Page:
Local anesthetic was injected into my upper and lower gums. I started to feel numbness in the right side of my face, and it was a unique experience. I briefly wondered if this was what half paralysis in stroke patients feel like. Before commencing the surgery, the dentist warned that there was a 1 to 3% chance that the numbness will remain permanently. This is the biggest risk of wisdom teeth surgery. I tried not to think too much about it and focused my attention on the injection. When it was verified that I had a sufficient dosage of anesthetic, it was time to pluck my upper tooth. The upper tooth grew out vertically, thus it was a simple extraction. I never had an extraction done before and the pressure I felt was massive. I bit down on the dentist's tool unknowingly! The dentist cautioned me to keep my mouth open or he could not continue the surgery. Well, I had to listen to him because he had tools in my mouth, so I tried my best to keep my mouth open. Finally, the tooth was extracted, and the process was surprisingly fast! It turns out that I have 4 roots in my wisdom tooth, and it was a rare sight. Most teeth have either 2 or 3 roots thus seeing 4 roots and above was exceptional. It is similar to finding a four leaf clover inside your mouth.


My freshly plucked four-rooted wisdom tooth.

Earlier, it was a simple extraction. Now, the surgery begins for the removal of the bottom tooth. I heard stories of the dentist drilling the tooth into two so that it will break apart. While the dentist drills the tooth, one can feel the vibration in their jaw. I was freaked out when I first heard this fact because it sounded terrifying. Drilling my tooth into two?? Over my dead body! Of course, I could protest all that I wanted inside my head, but I still had to go through with the surgery. I felt the vibration from the drill, and it felt uncomfortable, but it was not painful. I had survived through the worst! Thankfully, the curved part of my tooth came out during the removal, and no small bit remains in my gum.

My dentist then stitched up the wound and frankly, I thought this was the worst portion of the surgery. It was not painful but seeing my dentist pull the threads and feeling it against the side of my face served as a reminder. Once the anesthetic wears off, I will experience a world of pain and discomfort. Throughout the surgery, I was having an internal panic attack. While I was battling with my inner turmoil, I was trying my best not to hold back my tears. Everyone in the surgery room could tell how terrified I was, and my dentist constantly tried to assure me. He kept asking how I was feeling and if I was in pain throughout the removal. It was comforting and relieving to know that my dentist has my best interests at heart.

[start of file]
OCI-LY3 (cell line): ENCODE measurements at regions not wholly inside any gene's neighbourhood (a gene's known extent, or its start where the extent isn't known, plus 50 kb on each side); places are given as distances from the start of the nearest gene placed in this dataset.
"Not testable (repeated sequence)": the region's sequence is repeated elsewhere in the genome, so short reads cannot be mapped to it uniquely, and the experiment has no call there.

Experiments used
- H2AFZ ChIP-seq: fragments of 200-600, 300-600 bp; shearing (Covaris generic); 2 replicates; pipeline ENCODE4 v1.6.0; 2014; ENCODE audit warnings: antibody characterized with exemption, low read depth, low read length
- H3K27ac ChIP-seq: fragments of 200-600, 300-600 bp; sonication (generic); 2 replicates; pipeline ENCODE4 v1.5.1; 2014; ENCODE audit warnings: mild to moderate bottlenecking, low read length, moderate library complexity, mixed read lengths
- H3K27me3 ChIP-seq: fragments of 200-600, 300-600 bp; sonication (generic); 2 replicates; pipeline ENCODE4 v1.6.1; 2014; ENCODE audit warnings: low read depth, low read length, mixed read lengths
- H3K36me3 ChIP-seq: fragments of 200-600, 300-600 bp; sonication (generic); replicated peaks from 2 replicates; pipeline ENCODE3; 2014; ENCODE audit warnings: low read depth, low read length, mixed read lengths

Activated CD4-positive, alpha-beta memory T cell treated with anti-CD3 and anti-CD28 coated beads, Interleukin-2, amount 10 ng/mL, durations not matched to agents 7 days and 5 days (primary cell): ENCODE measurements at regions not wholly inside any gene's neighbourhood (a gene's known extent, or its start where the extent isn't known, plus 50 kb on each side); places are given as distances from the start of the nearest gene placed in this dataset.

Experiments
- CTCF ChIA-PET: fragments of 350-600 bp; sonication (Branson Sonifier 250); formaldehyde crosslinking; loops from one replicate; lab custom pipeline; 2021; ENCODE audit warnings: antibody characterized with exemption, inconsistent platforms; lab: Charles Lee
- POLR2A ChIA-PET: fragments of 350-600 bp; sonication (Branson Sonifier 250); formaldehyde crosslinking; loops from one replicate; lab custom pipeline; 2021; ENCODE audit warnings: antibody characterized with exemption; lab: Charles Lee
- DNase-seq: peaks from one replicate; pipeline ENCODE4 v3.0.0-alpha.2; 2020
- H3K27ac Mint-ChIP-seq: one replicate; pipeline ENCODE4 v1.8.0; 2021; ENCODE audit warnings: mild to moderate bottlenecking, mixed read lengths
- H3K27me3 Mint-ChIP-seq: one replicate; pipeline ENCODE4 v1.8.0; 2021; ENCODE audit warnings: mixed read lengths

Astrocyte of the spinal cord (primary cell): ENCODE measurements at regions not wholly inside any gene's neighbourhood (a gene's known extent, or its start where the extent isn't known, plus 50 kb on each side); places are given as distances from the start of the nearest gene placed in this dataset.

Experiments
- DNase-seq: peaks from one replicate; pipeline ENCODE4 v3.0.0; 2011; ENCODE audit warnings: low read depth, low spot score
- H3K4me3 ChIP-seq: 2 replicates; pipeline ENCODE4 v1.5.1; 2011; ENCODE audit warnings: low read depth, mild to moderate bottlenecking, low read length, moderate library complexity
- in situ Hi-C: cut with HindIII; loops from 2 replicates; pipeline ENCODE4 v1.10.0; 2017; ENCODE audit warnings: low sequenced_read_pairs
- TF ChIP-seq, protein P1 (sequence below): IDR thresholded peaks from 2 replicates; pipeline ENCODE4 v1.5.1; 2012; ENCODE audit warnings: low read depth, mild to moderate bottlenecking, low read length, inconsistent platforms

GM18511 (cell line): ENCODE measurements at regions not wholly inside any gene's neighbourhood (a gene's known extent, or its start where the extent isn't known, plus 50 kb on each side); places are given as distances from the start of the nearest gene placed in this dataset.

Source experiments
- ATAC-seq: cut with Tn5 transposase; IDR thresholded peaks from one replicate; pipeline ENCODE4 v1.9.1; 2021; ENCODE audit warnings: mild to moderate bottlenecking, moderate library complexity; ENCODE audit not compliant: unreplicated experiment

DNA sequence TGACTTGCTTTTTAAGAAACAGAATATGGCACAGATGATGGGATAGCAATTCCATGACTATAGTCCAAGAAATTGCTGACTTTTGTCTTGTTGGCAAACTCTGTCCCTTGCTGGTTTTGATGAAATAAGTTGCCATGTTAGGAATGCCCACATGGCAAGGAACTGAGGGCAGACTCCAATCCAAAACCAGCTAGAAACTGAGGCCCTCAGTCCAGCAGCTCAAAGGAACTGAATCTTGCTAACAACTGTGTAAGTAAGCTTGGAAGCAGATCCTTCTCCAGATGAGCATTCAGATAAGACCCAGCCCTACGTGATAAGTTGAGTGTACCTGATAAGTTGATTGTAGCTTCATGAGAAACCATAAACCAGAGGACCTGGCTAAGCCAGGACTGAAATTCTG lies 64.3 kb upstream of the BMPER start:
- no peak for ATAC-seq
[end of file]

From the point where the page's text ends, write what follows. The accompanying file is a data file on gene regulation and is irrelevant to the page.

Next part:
After the removal, my dentist went through the possible side effects. Besides permanent numbness in the jaw area, I may experience pain, swelling, and bruising around my jaw in the coming days. I was glad that it is mandatory to wear a mask out now because no one will see my swollen jaw. I was instructed to take my medication, avoid hot foods and to brush my teeth gently.

Hello chipmunk cheeks. (Source)

Recovery:

As of the time of writing, I am into my fifth day of recovery and it has been going well! After the surgery, expect your gum to bleed until the next day. I had to change the cotton in my mouth every half an hour and I kept spitting out blood. However, do not spit out the blood forcefully from your mouth! From what I read online; it may aggravate the wound and prevent the blood from clotting. Hence lower your head and let the bleed flow out by itself. This meant that everything I ate or drank had the taste of blood, but I had to deal with it.

After the surgery, it was recommended not to brush my teeth on the same day and to brush lightly afterward. Not going to lie, it was disgusting to wake up with a mouth that tasted nasty due to the mix of blood and saliva. For the first three days, I avoided brushing near the removal site. I used mouthwash to reach the parts that I did not clean. Do note not to gargle vigorously to prevent the wound from reopening!

Since one side of my mouth is now incapacitated, I could only bite with the left side. Within these few days, I mostly ate soft foods such as porridge, yogurt, and bean curd. As an Asian, rice is the main staple in my diet. However, I had to forgo it because I was worried that the grains may get lodged in the wound. On the third day, I could bite into solid foods that were cut into small pieces. Yet, I still cannot open my mouth fully without it hurting. It will take at least a week post-surgery for me to eat like before. My friend told me about her wound reopening despite waiting for a week before eating crunchy and chewy food. She got an infection; her wound did not stop bleeding and it hurt a lot for her. Thus, be careful of what you are putting in your mouth post-surgery!


And hoping that I do not accidentally reopen my wound in the meantime. (Source)

Conclusion:

My wisdom teeth extraction was the first time I underwent the knife. It was daunting and frightening to entrust myself to people I have never met. I had to place my faith in them and believe that the surgery will go well. It made me reflect on my physical health and the things I could start doing to future proof my body in later life. After all, Mahatma Gandhi stated, “It is health that is real wealth and not pieces of gold and silver”.